I told a story once, to a limo full of business types. We had all just touched down via private plane arriving in Maui from Los Angeles. Oh it was so glamorous when we were together.
There was champagne on board, and steak—little medallions in a burgundy mushroom sauce—salad that was wilted, and all the bags of Peanut M&M’s you could stomach. Other than the food, it was a rather mixed crowd. A bunch of people joined together by money. And Hollywood. Hollywood types love anyone with a private plane. Money loves anyone in Hollywood. Top-tier symbiosis.
There was a British-something-or-other, I’m not quite sure he had a job, strewn across the back seats, recovering from an all-night cocaine bender. A ne’er-do-well-enough. A well-known American actress, petite and blonde, and her boyfriend-slash-fiancé, or perhaps husband. They played their cards close to the chest. And we all played Scrabble. She was impressively good; I, impressively bad. “It just takes practice,” she told me, without judgment, which was even more annoying than if she had simply mocked me. I was judging me, the wind outside the plane was judging me and my apparent useless English degree from [insert impressive school here].
There was the older actor who was getting married for the fourth time. He sweat bullets the entire ride; standard fare for groom-to-be, although it later turned out he sweat bullets all the time due to a crippling addiction to pain pills that had clogged his sweat glands in certain places and not in others. His fiancé had no idea, as he had been supposedly sober at the time—“I just love dating a man in the program,” she told me about a year earlier, “it makes them so honest, on it, attentive.” Or sweaty liars, but in Los Angeles, it all seems to be about the same. They have managed to stay together. So, there’s that.
There was the man who owned the plane (how does one own a plane?) who was utterly impartial to his additional cargo. Money I’ve found, while it may not buy happiness, absolutely buys impartiality to addendums. He had no interest in anything I might be selling, though I certainly made no effort to put anything up on the block. He was cordial. I was cordial. Everyone was just so very fucking cordial. As were you, though there was most certainly a scheme in your huckster’s head. Get in good with the man who owns the plane, buy him fancy Scrabble set for fancy plane, make aloof jokes. And you did. All of those things, including the post-jet-ride Scrabble set thank you gift, that being the kind of thing you were good at.
So that leads me to us.
We were on that plane. When we were a we, which sounds like a sentimental sentence, but it isn’t. It is just a fact. When we were on that plane, we were a we, and now we are not. There was activity mushrooming even then, that we would no longer be, but clouds of smoke are easy to disregard when you’re soaring through the air, feet up, steak in mouth, at a cruising altitude of 30,000 feet. When you’re free to move about the cabin whenever you want, it’s hard to realize you’re still in such a confined space. It’s hard to realize the dull absurdity of it all when you feel like you’re passing through greatness, defying iteration.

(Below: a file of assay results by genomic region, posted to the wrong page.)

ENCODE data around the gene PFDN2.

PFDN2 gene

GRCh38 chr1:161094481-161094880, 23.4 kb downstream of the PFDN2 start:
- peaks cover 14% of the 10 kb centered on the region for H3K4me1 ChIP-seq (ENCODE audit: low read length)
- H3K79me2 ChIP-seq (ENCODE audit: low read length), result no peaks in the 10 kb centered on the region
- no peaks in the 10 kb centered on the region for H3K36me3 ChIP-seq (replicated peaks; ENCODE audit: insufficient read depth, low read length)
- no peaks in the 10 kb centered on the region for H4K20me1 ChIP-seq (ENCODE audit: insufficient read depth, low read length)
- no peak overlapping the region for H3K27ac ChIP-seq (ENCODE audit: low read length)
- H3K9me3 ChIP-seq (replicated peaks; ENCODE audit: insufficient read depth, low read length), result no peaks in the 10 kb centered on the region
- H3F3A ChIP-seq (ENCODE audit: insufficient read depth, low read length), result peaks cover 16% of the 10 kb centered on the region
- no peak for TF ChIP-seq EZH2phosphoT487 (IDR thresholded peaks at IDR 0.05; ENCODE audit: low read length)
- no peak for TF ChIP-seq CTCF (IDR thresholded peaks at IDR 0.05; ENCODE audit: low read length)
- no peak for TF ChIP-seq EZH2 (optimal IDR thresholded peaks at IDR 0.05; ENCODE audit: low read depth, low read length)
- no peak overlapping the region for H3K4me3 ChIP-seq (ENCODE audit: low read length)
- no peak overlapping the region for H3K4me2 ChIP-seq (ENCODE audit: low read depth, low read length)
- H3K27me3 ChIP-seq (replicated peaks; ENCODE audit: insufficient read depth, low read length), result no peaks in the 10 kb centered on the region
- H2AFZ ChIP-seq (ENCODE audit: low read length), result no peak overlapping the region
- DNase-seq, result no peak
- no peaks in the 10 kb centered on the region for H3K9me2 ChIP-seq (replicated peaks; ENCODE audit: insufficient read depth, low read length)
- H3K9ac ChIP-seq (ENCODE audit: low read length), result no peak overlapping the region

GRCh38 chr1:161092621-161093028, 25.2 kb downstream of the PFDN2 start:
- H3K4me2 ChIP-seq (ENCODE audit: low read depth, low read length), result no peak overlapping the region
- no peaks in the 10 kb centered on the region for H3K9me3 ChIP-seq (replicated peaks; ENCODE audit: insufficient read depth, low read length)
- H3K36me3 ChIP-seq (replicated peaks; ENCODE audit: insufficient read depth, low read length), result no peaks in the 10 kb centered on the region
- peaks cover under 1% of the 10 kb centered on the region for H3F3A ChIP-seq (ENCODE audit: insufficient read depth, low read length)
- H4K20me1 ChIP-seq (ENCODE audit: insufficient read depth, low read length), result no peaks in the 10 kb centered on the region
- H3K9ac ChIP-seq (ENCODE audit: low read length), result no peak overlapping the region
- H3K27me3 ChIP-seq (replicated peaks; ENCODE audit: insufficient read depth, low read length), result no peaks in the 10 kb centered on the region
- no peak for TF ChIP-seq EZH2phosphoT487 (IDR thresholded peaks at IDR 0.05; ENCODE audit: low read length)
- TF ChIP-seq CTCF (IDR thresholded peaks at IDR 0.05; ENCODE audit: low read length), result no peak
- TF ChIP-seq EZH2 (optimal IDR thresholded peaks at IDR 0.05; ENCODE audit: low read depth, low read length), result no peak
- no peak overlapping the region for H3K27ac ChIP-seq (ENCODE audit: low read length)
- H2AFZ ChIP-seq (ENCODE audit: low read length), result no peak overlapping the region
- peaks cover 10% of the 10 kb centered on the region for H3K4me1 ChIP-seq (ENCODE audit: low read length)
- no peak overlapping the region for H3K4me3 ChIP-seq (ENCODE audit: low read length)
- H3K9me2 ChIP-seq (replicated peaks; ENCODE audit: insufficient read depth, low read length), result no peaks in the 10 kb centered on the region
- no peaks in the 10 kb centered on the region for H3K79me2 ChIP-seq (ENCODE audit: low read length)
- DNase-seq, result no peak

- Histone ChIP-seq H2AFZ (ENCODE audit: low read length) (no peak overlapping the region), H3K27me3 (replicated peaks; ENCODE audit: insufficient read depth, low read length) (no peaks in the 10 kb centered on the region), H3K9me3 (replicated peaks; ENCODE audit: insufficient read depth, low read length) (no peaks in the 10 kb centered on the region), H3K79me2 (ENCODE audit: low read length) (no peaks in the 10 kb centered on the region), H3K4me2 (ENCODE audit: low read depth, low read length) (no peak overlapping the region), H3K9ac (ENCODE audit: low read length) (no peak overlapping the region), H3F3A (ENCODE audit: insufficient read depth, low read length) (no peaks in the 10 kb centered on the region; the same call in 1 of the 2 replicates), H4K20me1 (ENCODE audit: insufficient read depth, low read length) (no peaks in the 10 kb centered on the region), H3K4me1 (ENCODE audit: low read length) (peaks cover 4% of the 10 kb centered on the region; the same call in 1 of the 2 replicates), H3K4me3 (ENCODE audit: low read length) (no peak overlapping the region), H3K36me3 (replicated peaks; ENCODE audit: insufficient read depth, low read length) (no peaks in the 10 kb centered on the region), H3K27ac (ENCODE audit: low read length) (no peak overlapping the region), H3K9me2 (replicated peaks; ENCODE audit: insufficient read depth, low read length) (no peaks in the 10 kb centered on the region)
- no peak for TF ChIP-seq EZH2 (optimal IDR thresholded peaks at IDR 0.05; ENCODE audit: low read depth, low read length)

Until the wheels hit and you’re back on the ground. Crop circles round like compasses, the sundials of the earth, become landing strips and neon airport gear once more.
It was easy though at the time, sequestering my self into two different time zones. We did travel a lot. I always left one half behind. On this particular trip, one part I left in LA, the other I brought on this glamorous vacation to Maui.
Geographically speaking, it was never really fair. There was no way for you to be in two places at once, with only half a map to boot. You never could have navigated all sides of me. Your girlfriend, the cartographer with a vengeance and a taste for awkward storytelling.
Because when we landed, I told the group the story about Ming Lo and how he moved the mountain: the businessman, the actress, her fiancé, the recovering cokehead with a skull-numbing headache, the groom-to-be. I told them all, the tale about Ming Lo and his angry wife who lived beside a big mountain that caused them no end of trouble. Shadows fell over their garden. Rocks fell through their roof. And it was always raining. “Husband,” said Ming Lo’s wife, “you must move the mountain so that we may enjoy our house in peace.”
“But how can a man as small as Ming Lo move something as large as a mountain?” I asked the hodgepodge in the car. It was a deafening silence, faces squinted as though they had aged 10 years in the minute it took me to hammer on about Ming Lo. Someone had asked about the weather, I was trying to draw parallels with children’s books. Silence.
It was the same sound you used to make when I’d read you something I really loved and you’d be looking up basketball stats on the computer. All electricity has stopped working silence. The world is black silence. You are every kind of insignificant silence.
It all sounds the same, no matter where you touch down, or what equipment you fly in on. Rocks can fall from the sky, even if there is no mountain. Sometimes you are the immovable mountain.